In contrast to this, at the level of the legislator and the political authority, such levels of certainty leave room for increasing degrees of complexity. Although there are many administrative decisions that can be taken with a high degree of probability of being successful following the procedures of administrative law and the general principles of law – what Max Weber described as a process of rationalization in political decision-making , the certain thing is that it arrives at a point in which the legal reasoning arrives at a limit – what in his moment Carl Schmitt characterized like an instance in which the right dies and leaves its place to the policy. This is where the political authority is faced with the need to dispense with the rationalizing element of law and articulate its decision-making process based on another type of “anchoring”: a philosophical doctrine, a conception of life, a political doctrine, a reason of state or an ideology.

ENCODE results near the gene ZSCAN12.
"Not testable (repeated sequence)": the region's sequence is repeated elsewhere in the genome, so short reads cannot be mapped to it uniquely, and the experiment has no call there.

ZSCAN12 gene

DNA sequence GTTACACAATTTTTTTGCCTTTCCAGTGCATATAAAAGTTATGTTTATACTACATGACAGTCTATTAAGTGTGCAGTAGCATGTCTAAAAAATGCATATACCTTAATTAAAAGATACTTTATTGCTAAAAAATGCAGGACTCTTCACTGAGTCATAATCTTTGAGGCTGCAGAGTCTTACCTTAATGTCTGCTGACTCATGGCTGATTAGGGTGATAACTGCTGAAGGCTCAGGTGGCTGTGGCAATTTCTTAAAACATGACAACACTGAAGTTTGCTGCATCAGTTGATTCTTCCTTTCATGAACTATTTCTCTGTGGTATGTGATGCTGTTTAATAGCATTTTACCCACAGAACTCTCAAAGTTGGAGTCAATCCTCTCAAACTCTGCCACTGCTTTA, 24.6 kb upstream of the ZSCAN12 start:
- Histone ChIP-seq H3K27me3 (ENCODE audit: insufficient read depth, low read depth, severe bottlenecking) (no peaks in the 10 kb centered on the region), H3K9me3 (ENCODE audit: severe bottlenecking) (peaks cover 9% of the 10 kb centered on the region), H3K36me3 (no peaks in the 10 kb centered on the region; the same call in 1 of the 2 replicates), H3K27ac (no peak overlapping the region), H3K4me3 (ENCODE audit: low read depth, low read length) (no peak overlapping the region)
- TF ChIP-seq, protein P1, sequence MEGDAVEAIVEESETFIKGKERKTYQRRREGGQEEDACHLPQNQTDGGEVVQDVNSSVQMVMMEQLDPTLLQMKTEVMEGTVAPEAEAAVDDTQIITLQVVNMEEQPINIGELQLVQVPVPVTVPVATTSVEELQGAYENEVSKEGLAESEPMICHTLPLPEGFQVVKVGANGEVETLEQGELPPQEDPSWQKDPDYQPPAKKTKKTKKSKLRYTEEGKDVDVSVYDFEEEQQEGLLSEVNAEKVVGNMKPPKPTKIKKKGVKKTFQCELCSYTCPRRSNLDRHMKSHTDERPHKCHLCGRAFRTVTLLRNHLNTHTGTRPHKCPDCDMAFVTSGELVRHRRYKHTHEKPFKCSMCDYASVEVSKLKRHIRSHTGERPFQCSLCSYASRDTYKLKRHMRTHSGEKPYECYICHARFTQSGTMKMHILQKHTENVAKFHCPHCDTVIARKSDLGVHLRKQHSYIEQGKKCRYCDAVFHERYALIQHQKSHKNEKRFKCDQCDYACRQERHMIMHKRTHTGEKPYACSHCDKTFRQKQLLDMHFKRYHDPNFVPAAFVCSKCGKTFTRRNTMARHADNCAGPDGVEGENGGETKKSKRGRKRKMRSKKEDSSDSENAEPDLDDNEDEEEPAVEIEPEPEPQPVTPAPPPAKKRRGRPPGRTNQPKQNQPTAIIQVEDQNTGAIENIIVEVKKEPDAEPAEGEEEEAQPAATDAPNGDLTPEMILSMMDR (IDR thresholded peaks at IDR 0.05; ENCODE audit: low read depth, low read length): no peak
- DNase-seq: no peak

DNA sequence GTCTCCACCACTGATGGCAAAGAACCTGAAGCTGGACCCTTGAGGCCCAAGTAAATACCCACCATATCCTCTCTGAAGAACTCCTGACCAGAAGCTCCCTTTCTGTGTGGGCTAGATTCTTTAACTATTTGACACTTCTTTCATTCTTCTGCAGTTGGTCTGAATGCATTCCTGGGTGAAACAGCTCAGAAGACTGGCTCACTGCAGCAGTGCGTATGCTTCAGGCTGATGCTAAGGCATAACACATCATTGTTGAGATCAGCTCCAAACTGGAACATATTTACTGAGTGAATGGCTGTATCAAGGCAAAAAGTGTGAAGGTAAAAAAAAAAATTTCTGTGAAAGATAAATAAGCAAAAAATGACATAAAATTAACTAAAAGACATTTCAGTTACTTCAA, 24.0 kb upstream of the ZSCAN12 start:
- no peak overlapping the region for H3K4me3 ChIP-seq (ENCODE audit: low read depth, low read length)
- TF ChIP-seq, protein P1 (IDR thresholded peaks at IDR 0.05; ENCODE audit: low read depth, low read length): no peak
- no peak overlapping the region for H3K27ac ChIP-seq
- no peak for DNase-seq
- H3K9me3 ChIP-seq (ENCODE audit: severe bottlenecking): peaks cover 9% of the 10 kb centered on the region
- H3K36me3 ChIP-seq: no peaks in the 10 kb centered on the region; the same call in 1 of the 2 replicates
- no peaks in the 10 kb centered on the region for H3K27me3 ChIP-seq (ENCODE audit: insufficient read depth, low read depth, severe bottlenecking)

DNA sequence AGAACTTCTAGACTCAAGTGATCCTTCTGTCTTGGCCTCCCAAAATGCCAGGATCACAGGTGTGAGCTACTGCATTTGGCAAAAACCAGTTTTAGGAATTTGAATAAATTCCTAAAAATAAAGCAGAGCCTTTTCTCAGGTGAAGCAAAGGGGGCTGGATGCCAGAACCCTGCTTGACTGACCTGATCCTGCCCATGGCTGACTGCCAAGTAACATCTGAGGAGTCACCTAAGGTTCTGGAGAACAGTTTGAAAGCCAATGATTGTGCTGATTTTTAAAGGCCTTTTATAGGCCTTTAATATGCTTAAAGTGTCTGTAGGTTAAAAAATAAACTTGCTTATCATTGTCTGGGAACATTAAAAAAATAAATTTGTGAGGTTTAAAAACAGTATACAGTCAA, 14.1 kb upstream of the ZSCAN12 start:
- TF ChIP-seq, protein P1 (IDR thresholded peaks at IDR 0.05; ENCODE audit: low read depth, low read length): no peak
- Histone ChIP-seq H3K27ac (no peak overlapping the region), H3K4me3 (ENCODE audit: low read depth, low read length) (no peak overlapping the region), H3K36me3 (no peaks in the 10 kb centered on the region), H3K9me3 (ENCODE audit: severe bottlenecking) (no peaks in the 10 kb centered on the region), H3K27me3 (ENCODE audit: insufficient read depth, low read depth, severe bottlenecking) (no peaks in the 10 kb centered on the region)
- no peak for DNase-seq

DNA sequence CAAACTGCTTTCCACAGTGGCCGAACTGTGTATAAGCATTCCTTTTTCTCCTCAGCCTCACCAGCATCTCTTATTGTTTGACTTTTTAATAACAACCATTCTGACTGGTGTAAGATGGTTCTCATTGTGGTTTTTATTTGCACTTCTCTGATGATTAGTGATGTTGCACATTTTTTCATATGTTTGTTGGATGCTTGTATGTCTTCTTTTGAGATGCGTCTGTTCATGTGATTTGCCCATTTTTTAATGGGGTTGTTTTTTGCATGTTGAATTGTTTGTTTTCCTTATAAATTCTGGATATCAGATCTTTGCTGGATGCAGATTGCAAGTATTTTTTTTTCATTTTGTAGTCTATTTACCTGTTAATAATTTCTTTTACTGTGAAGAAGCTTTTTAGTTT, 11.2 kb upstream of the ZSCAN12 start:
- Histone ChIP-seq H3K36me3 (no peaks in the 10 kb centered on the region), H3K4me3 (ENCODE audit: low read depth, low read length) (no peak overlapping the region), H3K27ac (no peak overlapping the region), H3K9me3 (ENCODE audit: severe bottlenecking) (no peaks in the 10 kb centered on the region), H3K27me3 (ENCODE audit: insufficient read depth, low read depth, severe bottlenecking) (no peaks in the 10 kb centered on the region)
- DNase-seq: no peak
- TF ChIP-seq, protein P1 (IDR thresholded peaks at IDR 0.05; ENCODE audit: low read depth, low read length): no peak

Those who oppose the extension of political power over the autonomous institutions and processes of society maintain that such philosophies, reasons of state, or ideologies are mere masks of pure political will left to their free will. However, at least in principle, they can serve as limitations or at least elements of political responsibility of the ruler in a democracy. There are numerous cases in which a democratically elected governor receives criticism from public opinion regarding a supposed lack of consequence with his political doctrine, a double discourse, or the configuration of a consistent but mistaken ideology. Even so, except for the cases of impeachment and the impossibility of re-election, the tools to control the political reasons of the rulers and their consequences are rather scarce.